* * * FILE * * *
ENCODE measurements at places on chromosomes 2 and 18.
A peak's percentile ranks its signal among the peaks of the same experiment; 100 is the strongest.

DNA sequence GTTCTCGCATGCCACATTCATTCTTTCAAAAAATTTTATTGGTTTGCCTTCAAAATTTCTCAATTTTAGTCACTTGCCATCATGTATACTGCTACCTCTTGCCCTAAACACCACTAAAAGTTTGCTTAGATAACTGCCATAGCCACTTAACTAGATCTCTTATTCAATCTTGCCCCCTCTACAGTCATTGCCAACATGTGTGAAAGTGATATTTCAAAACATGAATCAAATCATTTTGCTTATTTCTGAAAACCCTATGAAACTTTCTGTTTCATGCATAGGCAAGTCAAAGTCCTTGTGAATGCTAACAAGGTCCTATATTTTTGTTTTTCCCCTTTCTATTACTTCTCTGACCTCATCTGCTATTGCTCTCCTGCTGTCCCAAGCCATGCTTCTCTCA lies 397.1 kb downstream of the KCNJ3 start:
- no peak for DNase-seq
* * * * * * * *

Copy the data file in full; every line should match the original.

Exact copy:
ENCODE measurements at places on chromosomes 2 and 18.
A peak's percentile ranks its signal among the peaks of the same experiment; 100 is the strongest.

DNA sequence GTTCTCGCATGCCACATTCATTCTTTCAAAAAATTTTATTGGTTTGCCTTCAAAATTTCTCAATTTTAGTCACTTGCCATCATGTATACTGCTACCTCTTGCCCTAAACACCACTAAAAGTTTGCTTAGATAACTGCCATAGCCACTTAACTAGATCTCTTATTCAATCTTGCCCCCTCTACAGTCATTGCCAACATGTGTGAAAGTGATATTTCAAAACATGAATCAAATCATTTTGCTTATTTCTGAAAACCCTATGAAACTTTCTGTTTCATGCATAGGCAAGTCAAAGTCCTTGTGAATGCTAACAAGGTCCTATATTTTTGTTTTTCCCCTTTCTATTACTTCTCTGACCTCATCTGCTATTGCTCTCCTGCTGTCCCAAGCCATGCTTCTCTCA lies 397.1 kb downstream of the KCNJ3 start:
- no peak for DNase-seq